Near the end of Booth Tarkington’s 1921 novel Alice Adams, the twenty-something social-climbing heroine realizes her family is destitute and she must set about earning her own living. Her broke and broken father tries to be sympathetic about his daughter’s shattered dreams of love and social status, but she refuses to dwell in the past, saying, “Don’t you think, since we do have to go on, we ought at least to have learned some sense about how to do it?” The critic Thomas Mallon damned the novel with faint praise in The Atlantic in 2004, calling it “a small bit of great” within an otherwise mediocre ouevre. He failed to notice that Alice expresses the same sentiment that would be considered the height of existentialism 17 years later, when Samuel Beckett wrote in his novel Murphy: “You must go on, I can’t go on, I’ll go on.”
We don’t read Tarkington much today, although in his time he was a best-selling, critically respected author and two-time Pulitzer Prize winner. But his stories about ordinary people, his straightforward, realistic narrative style, and his acceptance that the business of America is indeed business have worked to consign his writings to the scrapheap of literature known as “middlebrow.”
Middlebrow is defined as “easily accessible” in terms of art, usually literature, and is also used to describe people who use the arts to acquire culture and ascend in class. Middlebrow focuses on middle class people and middle class issues. Over the course of the 20th century, so-called “highbrow” critics and authors–think Virginia Woolf and Dwight Macdonald–often spurned these realistic narratives in favor of experimental post-modern literary styles. Underscoring their disdain was an increasingly condescending attitude toward the middle class and its aspirations to bourgeois culture. As Tom Wolfe observed in 1989, “The intelligentsia have always had contempt for the realistic novel–a form that wallows so enthusiastically in the dirt of everyday life and the dirty secrets of class envy and that, still worse, is so easily understood and obviously relished by the mob, i.e., the middle class.”
Indeed, many scholars dismissed the middle class and the middlebrow in words that sound a lot like those of the precocious, pretentious little Fanchon in Tarkington’s Penrod: “How boorjaw.”
Fast-forward to today, and the editors of Slate Magazine are claiming that the late 2000s and early 2010s can be considered the true “golden age of middlebrow art” (although I think they’re overstating their case). Certainly novels such as Colm Toibin’s Brooklyn (2009) and televisions shows like Breaking Bad, Mad Men, The Sopranos, and The Wire reflect middlebrow values by presenting their audiences with stimulating stories while raising complicated social and moral issues.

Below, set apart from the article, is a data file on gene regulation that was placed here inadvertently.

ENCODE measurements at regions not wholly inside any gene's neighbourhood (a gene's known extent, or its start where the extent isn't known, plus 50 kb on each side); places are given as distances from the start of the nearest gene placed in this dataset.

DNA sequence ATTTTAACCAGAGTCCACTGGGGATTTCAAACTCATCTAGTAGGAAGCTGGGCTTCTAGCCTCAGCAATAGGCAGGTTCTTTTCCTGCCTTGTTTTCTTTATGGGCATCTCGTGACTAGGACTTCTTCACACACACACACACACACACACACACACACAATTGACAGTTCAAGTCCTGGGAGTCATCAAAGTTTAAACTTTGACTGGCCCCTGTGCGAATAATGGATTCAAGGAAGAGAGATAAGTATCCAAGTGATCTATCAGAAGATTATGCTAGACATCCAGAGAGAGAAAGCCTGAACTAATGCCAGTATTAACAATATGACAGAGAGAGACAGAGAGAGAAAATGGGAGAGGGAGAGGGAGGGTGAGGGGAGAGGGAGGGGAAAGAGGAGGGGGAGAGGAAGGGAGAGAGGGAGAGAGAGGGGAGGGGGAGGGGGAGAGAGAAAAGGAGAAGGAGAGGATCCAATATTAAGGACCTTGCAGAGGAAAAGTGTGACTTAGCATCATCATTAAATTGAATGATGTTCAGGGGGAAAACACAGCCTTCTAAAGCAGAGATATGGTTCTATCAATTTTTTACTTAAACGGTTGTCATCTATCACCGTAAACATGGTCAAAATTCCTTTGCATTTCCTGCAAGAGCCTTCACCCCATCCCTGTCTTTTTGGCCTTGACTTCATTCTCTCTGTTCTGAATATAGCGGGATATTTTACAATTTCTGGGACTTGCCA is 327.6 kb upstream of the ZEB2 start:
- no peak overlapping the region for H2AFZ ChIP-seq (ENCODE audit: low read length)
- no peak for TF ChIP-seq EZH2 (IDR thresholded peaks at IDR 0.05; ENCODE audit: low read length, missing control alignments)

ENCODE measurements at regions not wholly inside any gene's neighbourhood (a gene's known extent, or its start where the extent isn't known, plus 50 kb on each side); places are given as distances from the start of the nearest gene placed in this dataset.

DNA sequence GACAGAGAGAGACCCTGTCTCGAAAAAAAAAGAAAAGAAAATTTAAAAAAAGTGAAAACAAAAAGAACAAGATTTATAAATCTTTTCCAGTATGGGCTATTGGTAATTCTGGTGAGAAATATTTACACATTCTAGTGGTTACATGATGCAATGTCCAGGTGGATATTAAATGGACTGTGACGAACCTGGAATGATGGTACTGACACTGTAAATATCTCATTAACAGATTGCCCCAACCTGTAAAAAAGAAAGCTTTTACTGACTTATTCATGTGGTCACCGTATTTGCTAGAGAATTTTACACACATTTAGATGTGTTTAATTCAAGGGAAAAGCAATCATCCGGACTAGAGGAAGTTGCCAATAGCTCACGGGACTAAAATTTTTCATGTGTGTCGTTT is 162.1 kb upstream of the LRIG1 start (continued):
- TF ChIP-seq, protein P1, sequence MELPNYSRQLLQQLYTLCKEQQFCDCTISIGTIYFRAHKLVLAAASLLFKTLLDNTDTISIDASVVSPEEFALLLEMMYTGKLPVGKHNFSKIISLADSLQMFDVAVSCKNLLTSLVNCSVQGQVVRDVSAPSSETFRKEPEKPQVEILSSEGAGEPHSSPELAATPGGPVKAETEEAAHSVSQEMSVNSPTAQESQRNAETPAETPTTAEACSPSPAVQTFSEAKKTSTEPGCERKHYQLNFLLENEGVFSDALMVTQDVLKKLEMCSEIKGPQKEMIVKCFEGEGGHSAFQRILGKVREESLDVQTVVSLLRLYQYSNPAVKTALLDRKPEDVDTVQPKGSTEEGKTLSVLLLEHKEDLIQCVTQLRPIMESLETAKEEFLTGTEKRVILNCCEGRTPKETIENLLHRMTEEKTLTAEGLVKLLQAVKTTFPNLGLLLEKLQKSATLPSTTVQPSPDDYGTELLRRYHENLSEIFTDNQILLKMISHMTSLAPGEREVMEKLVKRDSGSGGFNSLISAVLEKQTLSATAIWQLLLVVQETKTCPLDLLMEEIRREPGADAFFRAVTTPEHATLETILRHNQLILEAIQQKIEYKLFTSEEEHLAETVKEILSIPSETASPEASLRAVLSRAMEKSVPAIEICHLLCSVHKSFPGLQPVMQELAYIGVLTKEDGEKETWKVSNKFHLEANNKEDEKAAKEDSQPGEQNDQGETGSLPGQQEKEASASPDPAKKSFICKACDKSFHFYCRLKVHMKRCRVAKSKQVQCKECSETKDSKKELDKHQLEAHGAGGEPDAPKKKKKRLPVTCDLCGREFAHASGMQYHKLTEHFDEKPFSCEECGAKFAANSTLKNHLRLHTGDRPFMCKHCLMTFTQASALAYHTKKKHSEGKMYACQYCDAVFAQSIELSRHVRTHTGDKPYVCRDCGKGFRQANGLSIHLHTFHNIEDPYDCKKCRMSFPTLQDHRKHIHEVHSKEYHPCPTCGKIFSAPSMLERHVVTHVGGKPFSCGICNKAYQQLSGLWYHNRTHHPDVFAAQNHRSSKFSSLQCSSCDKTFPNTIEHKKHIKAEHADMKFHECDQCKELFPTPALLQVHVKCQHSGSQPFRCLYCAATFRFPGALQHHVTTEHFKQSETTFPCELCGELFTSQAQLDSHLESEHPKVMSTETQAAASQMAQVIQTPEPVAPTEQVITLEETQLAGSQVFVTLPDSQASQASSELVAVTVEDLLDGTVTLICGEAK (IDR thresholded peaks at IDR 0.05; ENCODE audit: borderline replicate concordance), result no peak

But here’s the thing: we shouldn’t forget the middlebrow writers of an earlier time–the Booth Tarkingtons, Stephen Vincent Benets, Edna Ferbers, Fannie Hursts and others–who presented their middle-class readers with issues that continue to concern us today. Their work is in danger of being forgotten, and it shouldn’t be.
My interest in middlebrow literature focuses on the period between approximately 1920 and 1960, the eras discussed by Gordon Hutner in his pathbreaking What America Read: Taste, Class, and the Novel, 1920-1960 (2009). Thousands of works of middlebrow fiction were published in the United States in those decades. They share a few common characteristics: the writing style is almost always realistic, not experimental; “work” is presented as a means through which characters can earn enough money to survive, not in Marxist terms, or, for that matter, in terms of the late twentieth-century attitude toward work as a source of personal fulfillment; little was off-limits in terms of subject matter. Indeed, the range of topics they discuss is extraordinary and often resonates with what is happening in our own world. Fannie Hurst’s 1921 short story “She Walks in Beauty,” for example, appears on the surface to be about a conventional upper-middle-class widow whose daughter resists her mother’s remarriage; in fact, the daughter is trying to keep her stepfather from discovering that his new wife is a morphine addict. Edna Ferber’s 1926 Show Boat takes on issues of miscegenation, gambling addiction, prostitution, and spousal abandonment; her 1911-13 short-story cycle, collected as Roast Beef Medium, features a divorced single mother who works as a traveling saleswoman and whose experiences will resonate with many modern women. Sloan Wilson’s The Man in the Gray Flannel Suit (1955) is about a World War II veteran who suffers from PTSD and his struggle between establishing work/life balance and pursuing the professional success required of men in his generation.
Other middlebrow fiction takes on issues of race, religion, ethnicity, social class, regional differences, and relationships between parents and children. Work and the meaning of success and failure is a frequent theme.
In this series of blogs, I’ll discuss some mid-twentieth-century middlebrow writers worth reading. I’ll start with Fannie Hurst, Edna Ferber, and Stephen Vincent Benet, but there are many more almost-forgotten authors waiting to be rediscovered. If you have any suggestions, I’d love to hear from you.